After you’ve reviewed an applicant’s rental application, credit report, criminal background and verified their income and housing history, and you feel confident in their likelihood to pay the rent and treat the property well, it’s time to execute a legal contract to formalize your arrangement. Call the applicant, inform them of your decision to move forward, and schedule to time to meet them in person at the rental property.
If signing the lease agreement in person at the rental property sounds inconvenient, well, property management is work, and there’s no shame in hiring someone else to do it if you don’t want to do it.
Nor will any template lease off the internet work. (Easy for us to say, right? Still, this is important.) Absolutely, positively use a state- or province-specific lease agreement – otherwise it may well not hold up in court when/if that time comes (and it does, frequently). You can hire an attorney to draft a customized lease for your situation, or you can buy one online (obviously we sell them, but even if you don’t use ours, make sure you use a high-quality, customized, province- or state-specific lease agreement).
And it doesn’t stop with the rental contract. There are often other documents you’ll need to include in the lease package – addendums, disclosures, informational documents, etc. Some of these are required by the different states and provinces, and there are also federal laws in the United States requiring disclosures in many cases (e.g. lead paint disclosures and pamphlets for rental properties built before 1978). Be aware of these, and make sure your lease package includes them.
Signing the rental agreement in person at the property allows you to walk through with the tenant before signing the lease contract, and mark every single knick, scratch, dent and lurking basement troll in the entire property, and sign off on it as the move-in condition, so that there will be no disputes at move-out over the security deposit. Take photos (with those tacky timestamps activated) to further document the condition.
Bring two copies of the entire lease package, bring copies of the keys, bring several (working) pens and bring the phone numbers for any utilities that need to be changed to the tenant’s name, and insist that the utilities are changed that day so you are not charged for the tenant’s usage. Always keep your own copies of the keys to all rental properties in a well-organized system.
Collect the tenant’s first month’s rent and security deposit (and if possible the last month’s rent) before signing the rental agreement and handing over keys. Once you sign the contract and hand over keys, you have delivered possession of the property, and the person next to you goes from being a guest in your property to being a tenant with extensive legal rights. If they fail to provide the funds after you’ve delivered possession, well, tough luck, you now need to go through a many-month eviction process before they go back to being a guest in your property rather than a legal tenant.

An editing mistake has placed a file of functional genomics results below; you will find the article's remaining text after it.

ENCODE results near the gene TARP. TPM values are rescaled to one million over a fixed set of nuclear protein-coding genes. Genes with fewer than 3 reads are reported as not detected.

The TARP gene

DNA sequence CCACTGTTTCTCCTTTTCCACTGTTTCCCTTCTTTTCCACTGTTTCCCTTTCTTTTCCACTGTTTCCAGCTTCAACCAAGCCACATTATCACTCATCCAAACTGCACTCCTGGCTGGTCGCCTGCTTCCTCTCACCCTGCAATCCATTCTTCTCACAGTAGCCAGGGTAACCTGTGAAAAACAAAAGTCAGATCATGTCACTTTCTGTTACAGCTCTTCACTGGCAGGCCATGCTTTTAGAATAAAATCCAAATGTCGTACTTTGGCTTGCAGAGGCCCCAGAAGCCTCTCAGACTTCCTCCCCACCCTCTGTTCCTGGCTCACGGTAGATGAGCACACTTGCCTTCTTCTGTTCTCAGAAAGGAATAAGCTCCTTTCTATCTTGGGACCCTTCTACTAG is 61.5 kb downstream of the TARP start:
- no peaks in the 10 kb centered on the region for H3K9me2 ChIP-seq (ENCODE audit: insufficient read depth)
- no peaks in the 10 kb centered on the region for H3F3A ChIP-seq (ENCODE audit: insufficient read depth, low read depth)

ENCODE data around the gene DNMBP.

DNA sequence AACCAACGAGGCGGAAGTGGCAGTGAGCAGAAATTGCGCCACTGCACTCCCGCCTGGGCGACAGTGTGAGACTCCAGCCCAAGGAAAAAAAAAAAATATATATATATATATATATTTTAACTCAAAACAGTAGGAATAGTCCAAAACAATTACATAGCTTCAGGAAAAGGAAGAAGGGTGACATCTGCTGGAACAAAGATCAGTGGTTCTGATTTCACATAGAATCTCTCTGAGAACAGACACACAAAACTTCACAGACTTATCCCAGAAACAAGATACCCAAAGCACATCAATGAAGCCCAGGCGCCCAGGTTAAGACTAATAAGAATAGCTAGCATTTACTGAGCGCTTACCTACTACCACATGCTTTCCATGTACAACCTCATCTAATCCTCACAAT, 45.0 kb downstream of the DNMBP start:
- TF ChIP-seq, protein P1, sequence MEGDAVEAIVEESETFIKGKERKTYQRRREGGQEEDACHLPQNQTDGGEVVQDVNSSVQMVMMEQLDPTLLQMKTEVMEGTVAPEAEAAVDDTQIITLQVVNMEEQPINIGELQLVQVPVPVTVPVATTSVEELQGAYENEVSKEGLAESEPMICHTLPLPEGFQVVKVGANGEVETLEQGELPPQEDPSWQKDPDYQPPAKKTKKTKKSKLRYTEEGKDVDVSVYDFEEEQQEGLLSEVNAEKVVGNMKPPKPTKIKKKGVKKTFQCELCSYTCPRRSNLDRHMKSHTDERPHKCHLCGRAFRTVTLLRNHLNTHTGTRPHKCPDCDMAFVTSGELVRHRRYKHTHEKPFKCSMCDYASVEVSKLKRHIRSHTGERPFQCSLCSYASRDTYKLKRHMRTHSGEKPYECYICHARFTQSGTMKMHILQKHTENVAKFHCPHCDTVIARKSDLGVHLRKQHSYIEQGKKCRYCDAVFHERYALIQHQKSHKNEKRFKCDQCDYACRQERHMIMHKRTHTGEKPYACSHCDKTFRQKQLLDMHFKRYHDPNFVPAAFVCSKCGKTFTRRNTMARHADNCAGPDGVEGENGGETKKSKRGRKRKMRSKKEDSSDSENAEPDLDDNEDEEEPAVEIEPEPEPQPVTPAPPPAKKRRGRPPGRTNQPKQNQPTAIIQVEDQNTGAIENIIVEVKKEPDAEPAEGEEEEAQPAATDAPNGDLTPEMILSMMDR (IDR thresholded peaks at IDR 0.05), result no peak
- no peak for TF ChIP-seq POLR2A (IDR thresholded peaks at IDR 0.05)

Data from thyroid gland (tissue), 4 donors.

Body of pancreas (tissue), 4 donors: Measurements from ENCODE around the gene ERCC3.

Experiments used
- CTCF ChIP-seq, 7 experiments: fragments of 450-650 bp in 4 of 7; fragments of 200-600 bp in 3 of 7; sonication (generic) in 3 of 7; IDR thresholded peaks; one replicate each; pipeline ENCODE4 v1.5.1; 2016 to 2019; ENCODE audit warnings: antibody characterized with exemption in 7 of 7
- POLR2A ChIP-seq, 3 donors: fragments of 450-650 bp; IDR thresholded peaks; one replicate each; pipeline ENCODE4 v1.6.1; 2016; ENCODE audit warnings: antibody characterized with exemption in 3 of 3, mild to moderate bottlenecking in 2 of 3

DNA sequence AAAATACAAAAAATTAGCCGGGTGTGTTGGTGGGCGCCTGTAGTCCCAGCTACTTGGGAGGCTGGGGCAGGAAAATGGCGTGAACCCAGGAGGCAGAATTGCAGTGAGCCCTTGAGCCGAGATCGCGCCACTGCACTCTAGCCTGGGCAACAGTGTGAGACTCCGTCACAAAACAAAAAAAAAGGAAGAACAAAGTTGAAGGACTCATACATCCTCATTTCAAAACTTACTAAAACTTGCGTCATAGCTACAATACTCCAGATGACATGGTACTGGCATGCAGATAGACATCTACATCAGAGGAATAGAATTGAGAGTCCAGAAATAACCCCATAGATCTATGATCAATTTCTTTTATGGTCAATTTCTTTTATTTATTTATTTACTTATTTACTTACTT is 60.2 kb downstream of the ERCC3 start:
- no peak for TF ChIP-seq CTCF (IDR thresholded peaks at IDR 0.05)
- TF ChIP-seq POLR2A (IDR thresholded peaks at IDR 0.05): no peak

After leaving the property, deposit the security deposit in an account consistent with your state’s landlord-tenant laws. Keep copies of the tenant’s rental application, credit report and criminal report, and of course the signed lease agreement in the file you keep of important documents for that rental property. The information contained in the rental application may be useful later if the tenant is evicted and leaves a large balance owed to you, and you want to track down the tenant and their assets for collection.
Lastly, consider insuring that the tenant will pay the rent on time each month, through a renter surety bond. Ever hear the expression “hope for the best, plan for the worst”? It applies here – sometimes applicants who look good on paper still default on the rent, leaving you in the lurch… unless you’ve insured against this scenario. The insurance usually costs about $21/month, and covers unpaid rent, legal costs of eviction, and monthly rent during the period while the property is vacant and is being advertised for rent.
Entering into a lease agreement is a binding, bilateral legal contract – take it seriously, use proper legal forms, keep copies of everything from the lease to keys to rental applications to credit and criminal reports. We also advise insuring against rent defaults; the overwhelming majority of rental properties in the U.S. have a mortgage which must be paid each month, and most of us are not prepared to pay this mortgage on top of our own personal bills.
See our handy Lease Signing Checklist for reminders, and as a quick reference guide.